On Valentine’s Day I deliberately took a day’s leave. That wasn’t unusual, but I wanted no other distractions. Next morning, I immediately noticed how quiet it was in the office. There was a distinct air of expectancy. I felt many eyes on me, as I approached my desk in the Civic Centre. I nodded, to the usual people that I nod with, and ignored those that, I knew I could afford to. I looked down at my desk. There it stood. Propped up against my PC screen. Erect and alone, like the Statue of Liberty. My first office Valentine’s card.
I took my jacket off slowly, put my sandwiches away on my bookcase, and placed my umbrella in the adjacent stand. Dame Helen Mirren, would have been hard pressed to beat my performance. I sat down and casually switched on the PC, whilst in the same movement removing the card blocking the screen. Opening it nonchalantly, I pretended to study the content, whilst carefully palming the photograph, so that I could glimpse what Sonia’s daughter had enclosed. My God it was hot!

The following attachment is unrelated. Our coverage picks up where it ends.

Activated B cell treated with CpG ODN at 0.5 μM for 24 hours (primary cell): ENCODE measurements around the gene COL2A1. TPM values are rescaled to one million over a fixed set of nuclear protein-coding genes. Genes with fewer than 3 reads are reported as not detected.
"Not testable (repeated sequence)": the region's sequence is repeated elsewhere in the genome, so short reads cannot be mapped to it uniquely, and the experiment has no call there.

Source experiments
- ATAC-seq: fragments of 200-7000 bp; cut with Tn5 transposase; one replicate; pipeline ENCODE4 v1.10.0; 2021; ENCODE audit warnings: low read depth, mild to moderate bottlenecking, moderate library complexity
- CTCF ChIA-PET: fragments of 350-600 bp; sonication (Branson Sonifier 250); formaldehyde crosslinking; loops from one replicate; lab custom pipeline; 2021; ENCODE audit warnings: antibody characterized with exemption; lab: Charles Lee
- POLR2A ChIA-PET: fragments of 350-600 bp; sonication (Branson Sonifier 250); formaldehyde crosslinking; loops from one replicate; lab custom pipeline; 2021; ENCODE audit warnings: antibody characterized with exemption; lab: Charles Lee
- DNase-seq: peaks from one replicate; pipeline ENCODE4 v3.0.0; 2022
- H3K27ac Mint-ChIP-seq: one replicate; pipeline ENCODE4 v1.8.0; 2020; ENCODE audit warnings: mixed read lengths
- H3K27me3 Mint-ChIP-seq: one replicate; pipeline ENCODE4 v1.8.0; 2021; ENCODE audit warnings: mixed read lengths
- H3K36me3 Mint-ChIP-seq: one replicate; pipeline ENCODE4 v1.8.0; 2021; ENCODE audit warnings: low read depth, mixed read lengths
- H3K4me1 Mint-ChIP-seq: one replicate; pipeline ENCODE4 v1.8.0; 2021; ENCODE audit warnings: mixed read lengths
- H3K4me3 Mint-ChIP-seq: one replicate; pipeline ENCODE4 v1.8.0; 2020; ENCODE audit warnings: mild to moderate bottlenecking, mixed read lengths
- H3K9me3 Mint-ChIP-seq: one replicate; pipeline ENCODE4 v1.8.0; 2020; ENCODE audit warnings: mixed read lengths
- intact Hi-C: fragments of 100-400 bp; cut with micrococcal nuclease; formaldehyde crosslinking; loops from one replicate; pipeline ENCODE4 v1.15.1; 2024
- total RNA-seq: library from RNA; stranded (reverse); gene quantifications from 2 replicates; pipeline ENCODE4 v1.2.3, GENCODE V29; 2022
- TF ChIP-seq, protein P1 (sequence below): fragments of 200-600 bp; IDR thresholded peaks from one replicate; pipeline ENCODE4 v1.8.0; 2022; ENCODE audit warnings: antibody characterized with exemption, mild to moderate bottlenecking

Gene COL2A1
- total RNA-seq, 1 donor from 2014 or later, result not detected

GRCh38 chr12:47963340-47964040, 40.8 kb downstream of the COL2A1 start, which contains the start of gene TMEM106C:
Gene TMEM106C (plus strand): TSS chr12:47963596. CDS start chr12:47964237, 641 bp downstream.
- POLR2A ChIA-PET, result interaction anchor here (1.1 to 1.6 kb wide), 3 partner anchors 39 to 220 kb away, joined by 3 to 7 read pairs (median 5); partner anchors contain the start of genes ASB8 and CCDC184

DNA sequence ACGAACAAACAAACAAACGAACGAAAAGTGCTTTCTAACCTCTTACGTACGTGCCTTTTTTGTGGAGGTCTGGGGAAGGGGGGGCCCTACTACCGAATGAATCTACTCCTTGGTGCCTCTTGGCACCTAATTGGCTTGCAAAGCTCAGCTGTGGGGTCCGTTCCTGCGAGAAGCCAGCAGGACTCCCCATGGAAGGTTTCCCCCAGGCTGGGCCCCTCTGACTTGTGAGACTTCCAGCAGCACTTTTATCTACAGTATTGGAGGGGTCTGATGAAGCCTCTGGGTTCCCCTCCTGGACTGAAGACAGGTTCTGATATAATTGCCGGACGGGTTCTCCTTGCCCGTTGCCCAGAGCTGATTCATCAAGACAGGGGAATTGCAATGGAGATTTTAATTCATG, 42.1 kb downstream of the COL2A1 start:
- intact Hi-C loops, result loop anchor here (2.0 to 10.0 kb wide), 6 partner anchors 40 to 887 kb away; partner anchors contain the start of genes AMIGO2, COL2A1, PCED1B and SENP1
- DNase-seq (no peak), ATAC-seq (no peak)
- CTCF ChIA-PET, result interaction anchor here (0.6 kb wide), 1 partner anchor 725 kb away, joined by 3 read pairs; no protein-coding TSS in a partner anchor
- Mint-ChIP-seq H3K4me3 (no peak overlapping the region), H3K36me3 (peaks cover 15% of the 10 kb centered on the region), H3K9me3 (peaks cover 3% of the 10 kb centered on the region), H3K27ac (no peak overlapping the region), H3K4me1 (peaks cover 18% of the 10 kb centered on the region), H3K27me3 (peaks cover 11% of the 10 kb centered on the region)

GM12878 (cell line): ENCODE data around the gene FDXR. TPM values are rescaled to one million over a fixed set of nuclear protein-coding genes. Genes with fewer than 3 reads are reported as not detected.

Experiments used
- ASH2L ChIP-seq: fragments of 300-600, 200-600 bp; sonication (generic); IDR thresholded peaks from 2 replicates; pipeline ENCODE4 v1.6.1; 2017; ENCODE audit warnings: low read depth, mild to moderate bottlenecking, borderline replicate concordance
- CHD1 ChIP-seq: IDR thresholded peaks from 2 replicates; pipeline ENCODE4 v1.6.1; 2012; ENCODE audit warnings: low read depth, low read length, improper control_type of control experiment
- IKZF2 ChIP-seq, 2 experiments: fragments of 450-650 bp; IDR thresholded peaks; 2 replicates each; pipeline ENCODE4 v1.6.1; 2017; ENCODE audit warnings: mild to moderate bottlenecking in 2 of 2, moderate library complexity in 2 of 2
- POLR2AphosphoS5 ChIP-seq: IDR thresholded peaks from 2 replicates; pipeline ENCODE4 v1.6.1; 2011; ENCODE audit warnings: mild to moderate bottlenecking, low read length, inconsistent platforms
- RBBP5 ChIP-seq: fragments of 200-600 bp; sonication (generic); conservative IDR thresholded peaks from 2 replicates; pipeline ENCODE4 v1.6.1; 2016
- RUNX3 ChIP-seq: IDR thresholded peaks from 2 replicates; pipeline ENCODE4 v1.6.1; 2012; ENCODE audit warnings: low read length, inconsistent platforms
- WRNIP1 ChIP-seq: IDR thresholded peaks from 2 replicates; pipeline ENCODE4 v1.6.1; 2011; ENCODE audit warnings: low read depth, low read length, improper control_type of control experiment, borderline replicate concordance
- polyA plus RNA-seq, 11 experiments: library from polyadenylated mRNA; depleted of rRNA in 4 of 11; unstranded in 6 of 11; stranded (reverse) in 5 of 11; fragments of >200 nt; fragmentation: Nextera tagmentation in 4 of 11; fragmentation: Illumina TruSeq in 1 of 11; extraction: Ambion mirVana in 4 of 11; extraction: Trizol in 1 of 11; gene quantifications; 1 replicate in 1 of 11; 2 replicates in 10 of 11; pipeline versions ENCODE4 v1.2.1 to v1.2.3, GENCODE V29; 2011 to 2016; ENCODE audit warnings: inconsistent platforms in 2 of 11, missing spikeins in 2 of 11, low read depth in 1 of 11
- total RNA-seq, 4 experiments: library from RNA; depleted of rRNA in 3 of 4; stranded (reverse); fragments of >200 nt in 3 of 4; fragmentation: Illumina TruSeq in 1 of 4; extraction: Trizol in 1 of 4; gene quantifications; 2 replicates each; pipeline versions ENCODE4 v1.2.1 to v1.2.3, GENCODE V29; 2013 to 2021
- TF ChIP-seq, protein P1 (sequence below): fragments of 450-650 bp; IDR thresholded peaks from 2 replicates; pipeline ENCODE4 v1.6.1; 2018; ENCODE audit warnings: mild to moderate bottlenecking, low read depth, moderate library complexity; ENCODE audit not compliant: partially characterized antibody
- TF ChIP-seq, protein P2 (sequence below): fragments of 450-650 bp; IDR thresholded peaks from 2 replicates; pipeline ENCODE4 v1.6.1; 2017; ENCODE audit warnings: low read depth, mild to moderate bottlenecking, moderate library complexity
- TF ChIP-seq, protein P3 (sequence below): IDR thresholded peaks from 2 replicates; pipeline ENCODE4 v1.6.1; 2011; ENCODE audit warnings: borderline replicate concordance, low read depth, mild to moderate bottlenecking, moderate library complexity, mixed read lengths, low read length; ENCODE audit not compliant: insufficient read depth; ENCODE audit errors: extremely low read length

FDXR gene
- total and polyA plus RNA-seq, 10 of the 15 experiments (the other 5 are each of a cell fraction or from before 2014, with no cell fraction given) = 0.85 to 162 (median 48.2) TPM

I deliberately tore the card in two, in a disdainful but precise way, and carefully placed it in the adjacent waste bin. I left the photograph face down on my desk, put my jacket back on, picked up my handbag, and told the receptionist I would be back in an hour. After 45 minutes, the tension was too much. I stood up, massaged my numbed buttocks, opened the cubicle and re-entered the office from the adjacent toilets.
There was a distinctly different atmosphere, particularly amongst the women. I strode confidently towards my desk, nodding graciously to the left and to the right. Even Sue the autocratic office manager seemed impressed. I felt like an Empress returning in triumph. Helen of Troy. Cleopatra. Unusually and significantly, men were also deferring their gaze, in my presence. Well that’s what it seemed like.